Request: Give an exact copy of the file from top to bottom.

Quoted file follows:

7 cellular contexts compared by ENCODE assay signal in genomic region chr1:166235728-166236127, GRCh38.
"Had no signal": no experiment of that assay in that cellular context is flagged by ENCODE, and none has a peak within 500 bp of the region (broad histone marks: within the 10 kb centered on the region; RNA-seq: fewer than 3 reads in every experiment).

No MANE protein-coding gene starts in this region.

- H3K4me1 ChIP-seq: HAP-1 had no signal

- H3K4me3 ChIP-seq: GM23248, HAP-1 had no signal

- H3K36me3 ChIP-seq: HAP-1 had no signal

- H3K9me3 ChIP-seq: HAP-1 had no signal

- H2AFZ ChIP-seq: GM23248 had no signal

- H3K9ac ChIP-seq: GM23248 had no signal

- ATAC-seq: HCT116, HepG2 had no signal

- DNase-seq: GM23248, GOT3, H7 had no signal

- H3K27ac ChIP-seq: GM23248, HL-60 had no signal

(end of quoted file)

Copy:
7 cellular contexts compared by ENCODE assay signal in genomic region chr1:166235728-166236127, GRCh38.
"Had no signal": no experiment of that assay in that cellular context is flagged by ENCODE, and none has a peak within 500 bp of the region (broad histone marks: within the 10 kb centered on the region; RNA-seq: fewer than 3 reads in every experiment).

No MANE protein-coding gene starts in this region.

- H3K4me1 ChIP-seq: HAP-1 had no signal

- H3K4me3 ChIP-seq: GM23248, HAP-1 had no signal

- H3K36me3 ChIP-seq: HAP-1 had no signal

- H3K9me3 ChIP-seq: HAP-1 had no signal

- H2AFZ ChIP-seq: GM23248 had no signal

- H3K9ac ChIP-seq: GM23248 had no signal

- ATAC-seq: HCT116, HepG2 had no signal

- DNase-seq: GM23248, GOT3, H7 had no signal

- H3K27ac ChIP-seq: GM23248, HL-60 had no signal